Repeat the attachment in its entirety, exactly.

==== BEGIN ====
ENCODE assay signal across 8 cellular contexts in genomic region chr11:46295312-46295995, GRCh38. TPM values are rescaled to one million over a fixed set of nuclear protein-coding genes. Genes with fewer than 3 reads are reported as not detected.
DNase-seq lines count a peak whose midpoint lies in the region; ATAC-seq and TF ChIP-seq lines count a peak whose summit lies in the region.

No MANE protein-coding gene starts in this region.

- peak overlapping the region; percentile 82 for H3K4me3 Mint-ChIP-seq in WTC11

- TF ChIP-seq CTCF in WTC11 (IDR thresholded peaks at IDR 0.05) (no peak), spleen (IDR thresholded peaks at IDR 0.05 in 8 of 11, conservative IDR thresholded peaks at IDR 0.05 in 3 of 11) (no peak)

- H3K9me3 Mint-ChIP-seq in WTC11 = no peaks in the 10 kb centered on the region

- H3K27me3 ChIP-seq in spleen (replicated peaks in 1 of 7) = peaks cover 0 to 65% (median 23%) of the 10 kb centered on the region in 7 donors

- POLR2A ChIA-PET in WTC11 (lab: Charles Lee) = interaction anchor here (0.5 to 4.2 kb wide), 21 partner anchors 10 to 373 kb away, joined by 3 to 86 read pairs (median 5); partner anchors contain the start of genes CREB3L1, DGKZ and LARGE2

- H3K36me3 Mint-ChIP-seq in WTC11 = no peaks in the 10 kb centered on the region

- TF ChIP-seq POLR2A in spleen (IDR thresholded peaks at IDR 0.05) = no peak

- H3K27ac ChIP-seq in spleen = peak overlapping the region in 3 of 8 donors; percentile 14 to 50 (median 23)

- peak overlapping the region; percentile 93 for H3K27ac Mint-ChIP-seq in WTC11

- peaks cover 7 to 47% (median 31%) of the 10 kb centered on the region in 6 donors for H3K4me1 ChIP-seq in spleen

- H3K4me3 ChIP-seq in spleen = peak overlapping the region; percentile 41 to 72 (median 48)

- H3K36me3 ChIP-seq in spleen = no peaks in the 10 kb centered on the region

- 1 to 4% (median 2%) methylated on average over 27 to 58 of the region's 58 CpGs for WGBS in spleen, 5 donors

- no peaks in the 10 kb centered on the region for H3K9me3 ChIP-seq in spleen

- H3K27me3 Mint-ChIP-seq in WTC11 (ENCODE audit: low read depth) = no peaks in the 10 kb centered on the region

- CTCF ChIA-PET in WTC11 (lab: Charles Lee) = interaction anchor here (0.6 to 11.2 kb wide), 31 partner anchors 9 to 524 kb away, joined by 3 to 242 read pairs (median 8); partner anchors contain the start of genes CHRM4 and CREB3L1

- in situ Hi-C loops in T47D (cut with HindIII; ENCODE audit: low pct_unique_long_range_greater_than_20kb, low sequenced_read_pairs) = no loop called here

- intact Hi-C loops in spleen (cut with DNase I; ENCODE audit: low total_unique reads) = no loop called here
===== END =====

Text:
ENCODE assay signal across 8 cellular contexts in genomic region chr11:46295312-46295995, GRCh38. TPM values are rescaled to one million over a fixed set of nuclear protein-coding genes. Genes with fewer than 3 reads are reported as not detected.
DNase-seq lines count a peak whose midpoint lies in the region; ATAC-seq and TF ChIP-seq lines count a peak whose summit lies in the region.

No MANE protein-coding gene starts in this region.

- peak overlapping the region; percentile 82 for H3K4me3 Mint-ChIP-seq in WTC11

- TF ChIP-seq CTCF in WTC11 (IDR thresholded peaks at IDR 0.05) (no peak), spleen (IDR thresholded peaks at IDR 0.05 in 8 of 11, conservative IDR thresholded peaks at IDR 0.05 in 3 of 11) (no peak)

- H3K9me3 Mint-ChIP-seq in WTC11 = no peaks in the 10 kb centered on the region

- H3K27me3 ChIP-seq in spleen (replicated peaks in 1 of 7) = peaks cover 0 to 65% (median 23%) of the 10 kb centered on the region in 7 donors

- POLR2A ChIA-PET in WTC11 (lab: Charles Lee) = interaction anchor here (0.5 to 4.2 kb wide), 21 partner anchors 10 to 373 kb away, joined by 3 to 86 read pairs (median 5); partner anchors contain the start of genes CREB3L1, DGKZ and LARGE2

- H3K36me3 Mint-ChIP-seq in WTC11 = no peaks in the 10 kb centered on the region

- TF ChIP-seq POLR2A in spleen (IDR thresholded peaks at IDR 0.05) = no peak

- H3K27ac ChIP-seq in spleen = peak overlapping the region in 3 of 8 donors; percentile 14 to 50 (median 23)

- peak overlapping the region; percentile 93 for H3K27ac Mint-ChIP-seq in WTC11

- peaks cover 7 to 47% (median 31%) of the 10 kb centered on the region in 6 donors for H3K4me1 ChIP-seq in spleen

- H3K4me3 ChIP-seq in spleen = peak overlapping the region; percentile 41 to 72 (median 48)

- H3K36me3 ChIP-seq in spleen = no peaks in the 10 kb centered on the region

- 1 to 4% (median 2%) methylated on average over 27 to 58 of the region's 58 CpGs for WGBS in spleen, 5 donors

- no peaks in the 10 kb centered on the region for H3K9me3 ChIP-seq in spleen

- H3K27me3 Mint-ChIP-seq in WTC11 (ENCODE audit: low read depth) = no peaks in the 10 kb centered on the region

- CTCF ChIA-PET in WTC11 (lab: Charles Lee) = interaction anchor here (0.6 to 11.2 kb wide), 31 partner anchors 9 to 524 kb away, joined by 3 to 242 read pairs (median 8); partner anchors contain the start of genes CHRM4 and CREB3L1

- in situ Hi-C loops in T47D (cut with HindIII; ENCODE audit: low pct_unique_long_range_greater_than_20kb, low sequenced_read_pairs) = no loop called here

- intact Hi-C loops in spleen (cut with DNase I; ENCODE audit: low total_unique reads) = no loop called here